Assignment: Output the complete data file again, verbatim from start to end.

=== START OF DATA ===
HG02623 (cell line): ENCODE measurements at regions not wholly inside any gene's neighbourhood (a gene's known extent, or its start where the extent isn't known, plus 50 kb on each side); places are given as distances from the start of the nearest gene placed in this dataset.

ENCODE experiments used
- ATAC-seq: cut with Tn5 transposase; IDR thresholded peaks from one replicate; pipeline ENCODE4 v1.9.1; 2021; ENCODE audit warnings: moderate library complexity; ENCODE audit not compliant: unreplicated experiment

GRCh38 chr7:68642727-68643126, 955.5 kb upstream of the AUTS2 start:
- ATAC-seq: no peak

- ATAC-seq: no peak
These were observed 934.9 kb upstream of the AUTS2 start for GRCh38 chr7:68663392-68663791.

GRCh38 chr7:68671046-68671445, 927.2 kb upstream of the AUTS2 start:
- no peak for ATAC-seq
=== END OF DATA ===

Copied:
HG02623 (cell line): ENCODE measurements at regions not wholly inside any gene's neighbourhood (a gene's known extent, or its start where the extent isn't known, plus 50 kb on each side); places are given as distances from the start of the nearest gene placed in this dataset.

ENCODE experiments used
- ATAC-seq: cut with Tn5 transposase; IDR thresholded peaks from one replicate; pipeline ENCODE4 v1.9.1; 2021; ENCODE audit warnings: moderate library complexity; ENCODE audit not compliant: unreplicated experiment

GRCh38 chr7:68642727-68643126, 955.5 kb upstream of the AUTS2 start:
- ATAC-seq: no peak

- ATAC-seq: no peak
These were observed 934.9 kb upstream of the AUTS2 start for GRCh38 chr7:68663392-68663791.

GRCh38 chr7:68671046-68671445, 927.2 kb upstream of the AUTS2 start:
- no peak for ATAC-seq